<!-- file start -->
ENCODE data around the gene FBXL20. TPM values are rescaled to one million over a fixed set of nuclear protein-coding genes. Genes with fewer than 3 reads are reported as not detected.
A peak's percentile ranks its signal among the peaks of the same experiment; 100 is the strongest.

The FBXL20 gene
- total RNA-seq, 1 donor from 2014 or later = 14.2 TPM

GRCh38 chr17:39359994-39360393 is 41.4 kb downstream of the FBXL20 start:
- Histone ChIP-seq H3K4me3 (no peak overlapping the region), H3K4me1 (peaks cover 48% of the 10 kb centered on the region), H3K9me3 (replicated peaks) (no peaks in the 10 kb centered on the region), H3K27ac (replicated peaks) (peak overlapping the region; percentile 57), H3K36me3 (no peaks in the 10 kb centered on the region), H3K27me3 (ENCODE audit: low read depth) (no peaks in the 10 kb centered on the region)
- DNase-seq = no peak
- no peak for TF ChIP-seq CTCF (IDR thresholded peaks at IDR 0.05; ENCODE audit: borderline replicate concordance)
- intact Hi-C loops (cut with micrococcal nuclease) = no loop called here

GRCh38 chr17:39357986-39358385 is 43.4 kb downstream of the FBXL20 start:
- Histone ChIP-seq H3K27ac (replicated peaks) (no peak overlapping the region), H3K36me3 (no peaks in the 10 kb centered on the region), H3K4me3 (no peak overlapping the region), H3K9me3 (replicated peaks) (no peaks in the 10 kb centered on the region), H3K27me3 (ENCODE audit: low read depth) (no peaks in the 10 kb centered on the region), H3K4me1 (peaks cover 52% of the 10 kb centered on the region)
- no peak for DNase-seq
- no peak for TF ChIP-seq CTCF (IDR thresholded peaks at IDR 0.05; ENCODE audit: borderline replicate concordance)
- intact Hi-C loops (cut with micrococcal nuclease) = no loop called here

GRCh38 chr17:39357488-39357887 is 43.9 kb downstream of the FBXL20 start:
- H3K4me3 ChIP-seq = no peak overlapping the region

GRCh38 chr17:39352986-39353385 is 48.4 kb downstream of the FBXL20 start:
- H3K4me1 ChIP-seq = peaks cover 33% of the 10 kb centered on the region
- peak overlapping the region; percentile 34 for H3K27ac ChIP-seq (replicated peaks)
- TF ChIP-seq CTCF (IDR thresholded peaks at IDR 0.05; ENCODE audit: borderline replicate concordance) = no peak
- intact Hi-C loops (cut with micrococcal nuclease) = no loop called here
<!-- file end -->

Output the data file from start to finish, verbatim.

ENCODE data around the gene FBXL20. TPM values are rescaled to one million over a fixed set of nuclear protein-coding genes. Genes with fewer than 3 reads are reported as not detected.
A peak's percentile ranks its signal among the peaks of the same experiment; 100 is the strongest.

The FBXL20 gene
- total RNA-seq, 1 donor from 2014 or later = 14.2 TPM

GRCh38 chr17:39359994-39360393 is 41.4 kb downstream of the FBXL20 start:
- Histone ChIP-seq H3K4me3 (no peak overlapping the region), H3K4me1 (peaks cover 48% of the 10 kb centered on the region), H3K9me3 (replicated peaks) (no peaks in the 10 kb centered on the region), H3K27ac (replicated peaks) (peak overlapping the region; percentile 57), H3K36me3 (no peaks in the 10 kb centered on the region), H3K27me3 (ENCODE audit: low read depth) (no peaks in the 10 kb centered on the region)
- DNase-seq = no peak
- no peak for TF ChIP-seq CTCF (IDR thresholded peaks at IDR 0.05; ENCODE audit: borderline replicate concordance)
- intact Hi-C loops (cut with micrococcal nuclease) = no loop called here

GRCh38 chr17:39357986-39358385 is 43.4 kb downstream of the FBXL20 start:
- Histone ChIP-seq H3K27ac (replicated peaks) (no peak overlapping the region), H3K36me3 (no peaks in the 10 kb centered on the region), H3K4me3 (no peak overlapping the region), H3K9me3 (replicated peaks) (no peaks in the 10 kb centered on the region), H3K27me3 (ENCODE audit: low read depth) (no peaks in the 10 kb centered on the region), H3K4me1 (peaks cover 52% of the 10 kb centered on the region)
- no peak for DNase-seq
- no peak for TF ChIP-seq CTCF (IDR thresholded peaks at IDR 0.05; ENCODE audit: borderline replicate concordance)
- intact Hi-C loops (cut with micrococcal nuclease) = no loop called here

GRCh38 chr17:39357488-39357887 is 43.9 kb downstream of the FBXL20 start:
- H3K4me3 ChIP-seq = no peak overlapping the region

GRCh38 chr17:39352986-39353385 is 48.4 kb downstream of the FBXL20 start:
- H3K4me1 ChIP-seq = peaks cover 33% of the 10 kb centered on the region
- peak overlapping the region; percentile 34 for H3K27ac ChIP-seq (replicated peaks)
- TF ChIP-seq CTCF (IDR thresholded peaks at IDR 0.05; ENCODE audit: borderline replicate concordance) = no peak
- intact Hi-C loops (cut with micrococcal nuclease) = no loop called here